We started out with the Caviar Tasting, which included a half of an oz of three different caviars werved with potato sticks. It was great although it did not rise to the level of the caviar service at Gary Danko. From there we ordered the nine course tasting menu. Everthing was perfectly prepared and delicious. The courses were small enough that nobody felt overstuffed after dinner. The deserts were not nearly as good as the rest of the food. I cannot say enough about this restaurant. It is nearly perfect.

Michael Mina:

I wish that we went to Michael Mina second or third instead of last. It is a shame that our gastronomic tour of the Bay Area had to end on such a down note. The restaurant is large and loud. The service is below average and the food is not very good.
The food at Michael Mina is pretentious. There is no debating this. Every dish comes with three preparations of the same ingredient, along with three ramekins of something related at the top of the plate. I think that there must have been a sale on the special three part plates with ramekin holders when they were opening the restaurant. The food is not bad, it is just not very tasty. The parts that are served in the ramekins are annoying as you simply cannot cut food in ramekins. The result is taking huge bites of these parts. I do have to say that the classic mussel souflee is pretty good. I would order it if I had to go back to Mina.
I want to note that the wine list is offensive to the extreme. We often like to drink Champagne with dinner. It always goes well with all sorts of food. At Mina the champagne list is populated with bottle after bottle of $1000+ wine. This is in comparison to the above (better) restaurants where therer are many excellent bottles in the 150-200 range. At Mina the Krug NV was one of the cheapest on the menu. At most fine restaurants around the globe that I have dined at, there is a lot of attention paid to the midlle priced wines. These are generally the best wines with food. At Mina it was all pretens and no substance. I was unimpressed.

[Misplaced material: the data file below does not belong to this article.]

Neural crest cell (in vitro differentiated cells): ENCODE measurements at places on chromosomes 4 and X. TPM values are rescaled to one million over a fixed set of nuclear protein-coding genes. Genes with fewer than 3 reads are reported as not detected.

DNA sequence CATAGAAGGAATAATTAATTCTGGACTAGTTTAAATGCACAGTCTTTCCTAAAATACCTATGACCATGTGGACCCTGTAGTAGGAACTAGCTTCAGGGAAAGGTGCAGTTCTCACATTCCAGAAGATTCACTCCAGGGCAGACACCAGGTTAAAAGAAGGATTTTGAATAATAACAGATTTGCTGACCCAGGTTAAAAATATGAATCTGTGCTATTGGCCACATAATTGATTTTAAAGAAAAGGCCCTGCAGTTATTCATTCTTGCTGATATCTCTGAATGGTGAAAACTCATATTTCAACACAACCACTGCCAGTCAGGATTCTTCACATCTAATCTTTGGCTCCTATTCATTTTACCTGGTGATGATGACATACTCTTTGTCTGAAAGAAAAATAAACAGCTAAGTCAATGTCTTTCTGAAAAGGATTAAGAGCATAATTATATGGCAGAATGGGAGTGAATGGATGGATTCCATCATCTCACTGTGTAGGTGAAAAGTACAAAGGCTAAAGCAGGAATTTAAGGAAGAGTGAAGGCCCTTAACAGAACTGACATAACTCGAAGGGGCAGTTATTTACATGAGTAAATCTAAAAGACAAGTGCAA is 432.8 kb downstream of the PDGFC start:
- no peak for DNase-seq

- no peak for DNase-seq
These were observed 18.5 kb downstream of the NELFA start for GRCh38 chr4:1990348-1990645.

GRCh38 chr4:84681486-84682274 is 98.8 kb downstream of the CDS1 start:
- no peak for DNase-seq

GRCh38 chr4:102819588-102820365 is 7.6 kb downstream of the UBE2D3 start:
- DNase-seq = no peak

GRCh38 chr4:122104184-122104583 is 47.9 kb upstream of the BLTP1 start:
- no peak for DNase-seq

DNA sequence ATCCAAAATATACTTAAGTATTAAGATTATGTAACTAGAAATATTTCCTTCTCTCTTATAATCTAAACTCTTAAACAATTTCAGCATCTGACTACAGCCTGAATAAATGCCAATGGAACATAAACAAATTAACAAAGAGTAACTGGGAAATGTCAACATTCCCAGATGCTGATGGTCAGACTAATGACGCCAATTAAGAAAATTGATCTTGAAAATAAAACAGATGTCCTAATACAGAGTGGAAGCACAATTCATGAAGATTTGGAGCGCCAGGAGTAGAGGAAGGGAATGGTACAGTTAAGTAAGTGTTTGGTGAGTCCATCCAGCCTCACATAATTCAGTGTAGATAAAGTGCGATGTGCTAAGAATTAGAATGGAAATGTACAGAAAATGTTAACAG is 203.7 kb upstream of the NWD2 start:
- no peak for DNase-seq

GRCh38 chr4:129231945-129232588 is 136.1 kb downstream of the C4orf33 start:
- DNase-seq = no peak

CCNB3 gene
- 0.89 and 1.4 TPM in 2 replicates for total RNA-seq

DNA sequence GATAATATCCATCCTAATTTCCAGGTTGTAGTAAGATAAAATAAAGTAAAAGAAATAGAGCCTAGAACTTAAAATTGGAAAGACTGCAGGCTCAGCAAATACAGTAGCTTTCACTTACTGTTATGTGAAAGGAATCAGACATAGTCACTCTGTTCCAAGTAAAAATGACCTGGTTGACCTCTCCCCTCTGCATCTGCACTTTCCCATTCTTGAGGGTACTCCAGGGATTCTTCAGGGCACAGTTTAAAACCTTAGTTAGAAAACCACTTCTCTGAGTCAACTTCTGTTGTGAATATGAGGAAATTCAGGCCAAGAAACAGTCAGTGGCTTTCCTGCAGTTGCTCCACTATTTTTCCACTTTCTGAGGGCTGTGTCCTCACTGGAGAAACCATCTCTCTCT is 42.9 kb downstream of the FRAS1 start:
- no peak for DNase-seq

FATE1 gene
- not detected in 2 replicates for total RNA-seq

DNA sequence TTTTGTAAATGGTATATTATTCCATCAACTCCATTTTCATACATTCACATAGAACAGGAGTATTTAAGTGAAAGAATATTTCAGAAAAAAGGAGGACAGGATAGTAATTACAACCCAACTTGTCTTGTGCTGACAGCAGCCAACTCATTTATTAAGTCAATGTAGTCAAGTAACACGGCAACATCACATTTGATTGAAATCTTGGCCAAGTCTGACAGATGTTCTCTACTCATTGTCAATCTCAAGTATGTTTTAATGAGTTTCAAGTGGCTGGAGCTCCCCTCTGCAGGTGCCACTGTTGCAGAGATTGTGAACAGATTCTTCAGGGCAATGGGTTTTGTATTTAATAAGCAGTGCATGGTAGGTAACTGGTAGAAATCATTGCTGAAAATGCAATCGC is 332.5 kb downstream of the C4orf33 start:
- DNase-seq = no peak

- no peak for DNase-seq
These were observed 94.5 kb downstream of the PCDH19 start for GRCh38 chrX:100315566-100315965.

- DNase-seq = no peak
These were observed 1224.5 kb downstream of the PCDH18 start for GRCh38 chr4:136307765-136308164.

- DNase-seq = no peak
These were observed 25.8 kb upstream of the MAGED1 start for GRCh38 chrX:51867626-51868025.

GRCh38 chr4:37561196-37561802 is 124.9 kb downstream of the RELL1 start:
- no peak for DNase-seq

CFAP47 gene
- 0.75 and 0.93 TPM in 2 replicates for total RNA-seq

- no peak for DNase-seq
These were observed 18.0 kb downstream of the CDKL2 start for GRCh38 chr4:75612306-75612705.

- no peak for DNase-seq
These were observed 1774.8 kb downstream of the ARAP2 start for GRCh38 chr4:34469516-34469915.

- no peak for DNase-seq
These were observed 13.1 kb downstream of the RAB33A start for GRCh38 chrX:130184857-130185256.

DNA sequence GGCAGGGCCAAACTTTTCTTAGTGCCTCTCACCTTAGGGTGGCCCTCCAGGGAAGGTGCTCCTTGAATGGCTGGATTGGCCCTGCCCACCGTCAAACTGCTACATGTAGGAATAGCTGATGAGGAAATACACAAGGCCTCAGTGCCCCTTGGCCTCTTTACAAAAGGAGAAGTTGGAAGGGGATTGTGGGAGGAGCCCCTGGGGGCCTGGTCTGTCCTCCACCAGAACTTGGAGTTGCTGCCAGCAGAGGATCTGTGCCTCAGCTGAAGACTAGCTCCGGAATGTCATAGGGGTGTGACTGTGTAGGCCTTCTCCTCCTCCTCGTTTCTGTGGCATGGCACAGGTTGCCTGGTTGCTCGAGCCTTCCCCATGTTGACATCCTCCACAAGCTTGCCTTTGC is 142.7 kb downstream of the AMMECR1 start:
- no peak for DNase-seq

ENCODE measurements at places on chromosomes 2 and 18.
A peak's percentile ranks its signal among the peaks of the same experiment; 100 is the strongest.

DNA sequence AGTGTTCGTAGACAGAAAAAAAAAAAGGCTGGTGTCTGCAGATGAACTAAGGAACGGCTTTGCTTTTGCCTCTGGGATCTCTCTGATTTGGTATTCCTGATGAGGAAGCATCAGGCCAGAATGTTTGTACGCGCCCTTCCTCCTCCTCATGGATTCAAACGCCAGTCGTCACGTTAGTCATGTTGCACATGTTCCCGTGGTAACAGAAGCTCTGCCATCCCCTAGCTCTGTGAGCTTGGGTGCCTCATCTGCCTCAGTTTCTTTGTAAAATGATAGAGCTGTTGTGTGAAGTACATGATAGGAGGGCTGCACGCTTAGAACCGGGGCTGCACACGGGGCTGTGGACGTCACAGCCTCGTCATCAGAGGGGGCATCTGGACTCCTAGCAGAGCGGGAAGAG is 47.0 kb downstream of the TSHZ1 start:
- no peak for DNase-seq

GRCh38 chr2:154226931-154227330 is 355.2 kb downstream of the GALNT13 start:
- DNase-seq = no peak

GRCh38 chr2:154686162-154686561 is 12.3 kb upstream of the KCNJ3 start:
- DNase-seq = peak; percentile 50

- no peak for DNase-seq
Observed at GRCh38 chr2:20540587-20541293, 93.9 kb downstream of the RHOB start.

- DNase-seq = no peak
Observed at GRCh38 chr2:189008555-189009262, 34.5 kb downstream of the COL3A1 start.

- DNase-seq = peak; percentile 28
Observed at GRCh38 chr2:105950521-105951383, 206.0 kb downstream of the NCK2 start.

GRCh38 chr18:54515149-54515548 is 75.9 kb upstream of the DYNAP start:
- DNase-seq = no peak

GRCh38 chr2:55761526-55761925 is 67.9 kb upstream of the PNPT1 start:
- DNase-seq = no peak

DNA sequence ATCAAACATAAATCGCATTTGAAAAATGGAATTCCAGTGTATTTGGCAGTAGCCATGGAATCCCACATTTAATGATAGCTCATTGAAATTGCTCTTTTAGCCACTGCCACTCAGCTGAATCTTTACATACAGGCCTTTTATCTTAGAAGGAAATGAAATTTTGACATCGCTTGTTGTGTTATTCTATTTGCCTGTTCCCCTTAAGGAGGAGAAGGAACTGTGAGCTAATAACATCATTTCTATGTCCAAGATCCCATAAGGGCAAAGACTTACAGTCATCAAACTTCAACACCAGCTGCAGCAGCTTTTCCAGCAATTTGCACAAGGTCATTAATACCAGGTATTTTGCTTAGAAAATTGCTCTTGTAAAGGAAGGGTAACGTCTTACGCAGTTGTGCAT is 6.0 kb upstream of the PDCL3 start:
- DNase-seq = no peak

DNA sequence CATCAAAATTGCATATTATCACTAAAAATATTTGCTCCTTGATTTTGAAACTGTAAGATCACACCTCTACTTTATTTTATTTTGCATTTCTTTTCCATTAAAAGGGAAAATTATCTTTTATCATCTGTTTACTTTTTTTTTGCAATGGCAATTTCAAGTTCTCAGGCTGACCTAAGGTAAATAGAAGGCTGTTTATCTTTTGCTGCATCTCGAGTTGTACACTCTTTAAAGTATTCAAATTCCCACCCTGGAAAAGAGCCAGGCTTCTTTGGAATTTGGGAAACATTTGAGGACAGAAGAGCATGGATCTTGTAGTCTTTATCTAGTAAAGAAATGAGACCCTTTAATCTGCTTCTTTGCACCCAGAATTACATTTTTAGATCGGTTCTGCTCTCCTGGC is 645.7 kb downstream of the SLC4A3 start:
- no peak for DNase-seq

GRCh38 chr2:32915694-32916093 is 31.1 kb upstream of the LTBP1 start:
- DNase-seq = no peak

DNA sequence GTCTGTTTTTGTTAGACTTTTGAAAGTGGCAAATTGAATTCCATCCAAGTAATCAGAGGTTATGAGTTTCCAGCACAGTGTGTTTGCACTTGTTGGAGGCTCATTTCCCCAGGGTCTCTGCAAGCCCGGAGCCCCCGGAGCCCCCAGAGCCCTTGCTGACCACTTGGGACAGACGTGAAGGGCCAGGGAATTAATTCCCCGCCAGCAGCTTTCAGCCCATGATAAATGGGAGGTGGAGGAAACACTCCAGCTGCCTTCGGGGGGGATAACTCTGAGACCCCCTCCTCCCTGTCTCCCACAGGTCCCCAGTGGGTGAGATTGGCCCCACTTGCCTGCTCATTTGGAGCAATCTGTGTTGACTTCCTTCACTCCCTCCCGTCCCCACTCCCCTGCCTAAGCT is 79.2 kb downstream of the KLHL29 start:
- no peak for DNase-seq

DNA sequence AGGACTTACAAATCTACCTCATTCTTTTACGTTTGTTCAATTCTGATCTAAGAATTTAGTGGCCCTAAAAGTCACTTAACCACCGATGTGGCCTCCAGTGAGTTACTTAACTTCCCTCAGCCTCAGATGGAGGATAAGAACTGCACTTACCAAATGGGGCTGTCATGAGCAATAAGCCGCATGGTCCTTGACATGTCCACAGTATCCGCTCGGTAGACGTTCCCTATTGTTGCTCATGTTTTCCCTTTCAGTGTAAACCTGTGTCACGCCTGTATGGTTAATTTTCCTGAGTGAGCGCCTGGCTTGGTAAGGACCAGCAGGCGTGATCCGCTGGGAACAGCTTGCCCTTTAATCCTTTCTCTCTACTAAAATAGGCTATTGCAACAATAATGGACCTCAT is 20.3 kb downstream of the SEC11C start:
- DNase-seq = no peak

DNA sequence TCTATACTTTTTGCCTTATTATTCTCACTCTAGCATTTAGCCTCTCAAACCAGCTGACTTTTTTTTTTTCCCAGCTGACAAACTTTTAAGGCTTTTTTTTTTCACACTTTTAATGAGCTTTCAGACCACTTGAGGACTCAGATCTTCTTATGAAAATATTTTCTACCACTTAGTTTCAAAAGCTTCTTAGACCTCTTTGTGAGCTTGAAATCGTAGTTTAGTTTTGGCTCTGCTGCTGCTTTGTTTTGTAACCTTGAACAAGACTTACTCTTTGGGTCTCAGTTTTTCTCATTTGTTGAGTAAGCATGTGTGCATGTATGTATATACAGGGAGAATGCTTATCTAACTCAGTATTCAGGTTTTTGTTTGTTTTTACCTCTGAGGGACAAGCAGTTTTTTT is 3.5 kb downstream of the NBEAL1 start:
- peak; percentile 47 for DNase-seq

post #149 of 1368
My favorites in Norway:

Oslo: Mr. Hong, Chinatown Majorstuen.
Bergen: Mongolian Barbeque Restaurant, Søstrene (sisters) Hagelin (fish), Egon, Big Horn.
Voss, (winter resort in Western Norway, the country of Kari Traa): Café Stationen.
Bodø (Bodoe), North Norway in midnight sun: Pizza-kjellaren (underfloor SAS-hotel).
post #150 of 1368
A few additional unmentioned suggestions for the LA/OC crowd.

Pascal's - Costa Mesa: A sleeper. French (provencal). A real sleeper, since they've been in business a long time and isn't as trendy as the newer restaurants.

Napa Rose - Anaheim: Who'd have thought that a Disneyland restaurant can be serious and deliver on the goods. Fantastic wine list. GM/Sommelier Michael Jordan will not steer you wrong if you give him a chance to match some good wines with your meal.

The Hobbit - Orange: A dining experience. Make sure you have at least three hours to devote to the meal as it is prix-fixe and the meal include a tour of the grounds and the wine cellar.

Studio - Laguna Beach: Located in the Montage Resort. Most restaurant that have a beautiful ocean view figures they can get away with a mediocre meal. Not the case here. They'll deliver the goods, though definitely high on the price scale.

Diaghilev - West Hollywood: Located in the Wyndham Bel Age Hotel. Franco-Russian meal with the best selection of ice cold vodka to choose from. I have never had a meal where I have received better service than I did at Diaghilev.